Docks Meat Speed-Up Following the recent installation of an automated system based on three EMIDEC 216 stored program digital computers, a study of problems associated with the unloading of meat is to be conducted on behalf of the Port of London Authority. (CW81 p16)

Automated Grocery Warehouse Groceries supplied to 1,000 Co-operative Society shops in the North-East of England will, from 1970, be distributed from a single, highly automated warehouse now being constructed in Birtley, County Durham. Most local societies within the area, which embraces North Yorkshire, Cumberland, Durham and Northumberland, have agreed to the Co-operative Wholesale Society handling the purchase and distribution of their supplies rather than handling them themselves through small and relatively inefficient warehouses, which would always need to rely on a high degree of manual labour. (CW82 p8)

Oil Depot Controlled by 1130 System The British subsidiary of the Compagnie Francaise de Petrol, Total Oil, who opened their first petrol station in 1960, in the sixth year of their existence and now have 600, have opened an IBM 1130-controlled terminal at Leeds at a cost of £500,000, claiming it to be the most advanced in the UK. (CW82 p16)

Myriad to Control Network The first major hardware step in the establishment of a computer network at English Electric’s Mechanical Engineering Laboratory, at Whetstone, near Leicester, took place this week with the delivery of a Marconi Myriad II with 16K of core store. This machine will be the network controller. (CW83 p1)

Titan Aids Balance of Payments Evaluation Despite devaluation many experts feel that the balance of payments problem currently being experienced in the UK will recur and grow worse, unless more fundamental changes are made in the economy. In an attempt to see how these changes could be made and to evaluate their possible effects a model of the economy is being constructed using the Titan computer at Cambridge University. (CW83 p2)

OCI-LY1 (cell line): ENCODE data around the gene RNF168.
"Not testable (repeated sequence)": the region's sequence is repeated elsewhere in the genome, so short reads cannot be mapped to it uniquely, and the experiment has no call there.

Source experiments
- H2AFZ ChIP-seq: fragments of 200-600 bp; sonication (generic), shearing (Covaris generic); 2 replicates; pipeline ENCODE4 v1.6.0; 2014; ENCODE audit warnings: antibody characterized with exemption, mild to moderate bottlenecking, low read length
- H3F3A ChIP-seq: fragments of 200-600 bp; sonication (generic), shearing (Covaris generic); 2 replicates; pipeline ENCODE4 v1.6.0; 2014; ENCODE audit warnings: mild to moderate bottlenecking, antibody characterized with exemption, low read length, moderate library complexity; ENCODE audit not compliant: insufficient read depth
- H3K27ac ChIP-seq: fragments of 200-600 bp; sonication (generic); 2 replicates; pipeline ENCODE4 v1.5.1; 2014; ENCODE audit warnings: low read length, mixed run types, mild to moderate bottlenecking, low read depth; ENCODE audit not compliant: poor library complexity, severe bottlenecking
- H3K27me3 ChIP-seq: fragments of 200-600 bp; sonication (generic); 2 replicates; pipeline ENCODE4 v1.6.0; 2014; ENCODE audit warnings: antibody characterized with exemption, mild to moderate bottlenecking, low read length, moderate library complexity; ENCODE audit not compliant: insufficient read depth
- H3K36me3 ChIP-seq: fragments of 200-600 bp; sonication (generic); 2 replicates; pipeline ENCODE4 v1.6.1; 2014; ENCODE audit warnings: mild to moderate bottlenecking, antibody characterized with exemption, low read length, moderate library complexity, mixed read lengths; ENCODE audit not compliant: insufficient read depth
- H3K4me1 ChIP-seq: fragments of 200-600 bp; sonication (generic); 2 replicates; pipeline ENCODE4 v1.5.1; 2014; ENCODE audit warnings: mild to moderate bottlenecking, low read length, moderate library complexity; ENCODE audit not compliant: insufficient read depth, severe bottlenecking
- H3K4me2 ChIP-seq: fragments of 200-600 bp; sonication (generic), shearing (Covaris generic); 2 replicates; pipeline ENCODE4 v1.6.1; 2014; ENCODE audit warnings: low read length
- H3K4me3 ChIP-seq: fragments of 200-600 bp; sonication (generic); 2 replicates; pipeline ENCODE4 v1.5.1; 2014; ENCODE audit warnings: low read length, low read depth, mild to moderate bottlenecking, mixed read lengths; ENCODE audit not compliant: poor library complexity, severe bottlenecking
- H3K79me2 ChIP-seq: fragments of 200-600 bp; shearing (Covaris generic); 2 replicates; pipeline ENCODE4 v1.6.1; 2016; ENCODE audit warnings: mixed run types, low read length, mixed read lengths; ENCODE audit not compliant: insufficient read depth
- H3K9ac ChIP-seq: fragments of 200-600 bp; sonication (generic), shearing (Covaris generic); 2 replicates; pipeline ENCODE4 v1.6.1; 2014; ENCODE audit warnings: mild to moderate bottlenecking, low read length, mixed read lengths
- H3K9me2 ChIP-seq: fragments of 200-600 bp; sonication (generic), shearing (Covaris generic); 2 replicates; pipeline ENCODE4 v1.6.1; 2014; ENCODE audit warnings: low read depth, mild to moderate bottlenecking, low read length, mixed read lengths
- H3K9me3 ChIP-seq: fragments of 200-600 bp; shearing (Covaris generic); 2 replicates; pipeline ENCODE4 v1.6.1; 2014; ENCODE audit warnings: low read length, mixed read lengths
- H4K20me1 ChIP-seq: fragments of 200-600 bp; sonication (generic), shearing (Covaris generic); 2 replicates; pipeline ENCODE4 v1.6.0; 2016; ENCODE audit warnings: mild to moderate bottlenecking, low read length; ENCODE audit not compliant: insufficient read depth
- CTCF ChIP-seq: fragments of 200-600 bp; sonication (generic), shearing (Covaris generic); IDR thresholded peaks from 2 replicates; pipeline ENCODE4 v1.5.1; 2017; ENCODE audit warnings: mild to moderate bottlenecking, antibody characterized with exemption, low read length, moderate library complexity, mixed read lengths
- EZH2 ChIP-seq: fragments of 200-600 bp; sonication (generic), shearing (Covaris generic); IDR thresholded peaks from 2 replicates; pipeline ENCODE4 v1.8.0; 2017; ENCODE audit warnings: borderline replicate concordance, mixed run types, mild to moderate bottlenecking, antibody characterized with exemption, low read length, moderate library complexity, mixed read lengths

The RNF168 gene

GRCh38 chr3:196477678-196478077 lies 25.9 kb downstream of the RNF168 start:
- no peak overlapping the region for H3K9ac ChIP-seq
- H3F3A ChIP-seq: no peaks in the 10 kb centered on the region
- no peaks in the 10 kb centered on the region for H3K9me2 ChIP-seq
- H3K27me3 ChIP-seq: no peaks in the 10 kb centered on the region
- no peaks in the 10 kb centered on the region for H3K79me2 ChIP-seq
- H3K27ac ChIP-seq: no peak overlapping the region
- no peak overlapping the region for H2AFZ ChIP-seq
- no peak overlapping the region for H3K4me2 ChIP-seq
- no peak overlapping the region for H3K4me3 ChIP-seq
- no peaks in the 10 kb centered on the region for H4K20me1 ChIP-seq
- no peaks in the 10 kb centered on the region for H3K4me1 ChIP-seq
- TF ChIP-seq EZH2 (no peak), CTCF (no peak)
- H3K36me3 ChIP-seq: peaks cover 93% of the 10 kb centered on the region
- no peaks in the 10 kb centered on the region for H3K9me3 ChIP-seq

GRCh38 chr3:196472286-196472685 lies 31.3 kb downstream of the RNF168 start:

System 4/50 Bound for Sydney The largest Australian manufacturer of radio communication equipment, Amalgamated Wireless, has ordered an English Electric Computers’ System 4/50 computer for installation in Sydney early next year, with 65K bytes store and a mixed tape/disc configuration. (CW84 p20)

Compact Machine Launched Innovation not research is the big point in the computer industry, said Mr Ian Barron, managing director of Computer Technology, yesterday when he announced the volume production of the Modular One system at the new Hemel Hempstead factory. (CW85 p1)

CEGB get Giant Hybrid System A massive hybrid computing system is to be among the equipment installed at the CEGB’s new Bankside computer centre. Almost certainly the most powerful system of this kind in the UK, it will comprise three EAL 8800 analogue-hybrid computers, an EAL 8400 digital computer, and an EAL 8930 data interface and linkage rack. (CW85 p16)

Argus 400 Ordered for Stock Exchange System A service which will provide City stockbrokers with continuously up-dated data on changes in the prices of about 700 quoted securities, is to be established in July next year by the London Stock Exchange. Based on a £95,000 12K Ferranti Argus 400 system, the service is expected to be used by about 250 stockbrokers involving CPO data transmission facilities between the Stock Exchange and well over 100 office buildings where stockbroker offices are located. (CW86 p1)

ICT’s Optical Memory Unveiled First fruits of ICT’s work into optical stores were shown last week at the Research and Development Centre, Stevenage. The research model shown was a read-only memory with a capacity of 65,000 68-bit words. The memory plate currently being used is about 10 inches in diameter and it is expected that the packing density will be improved at least four times. (CW89 p1)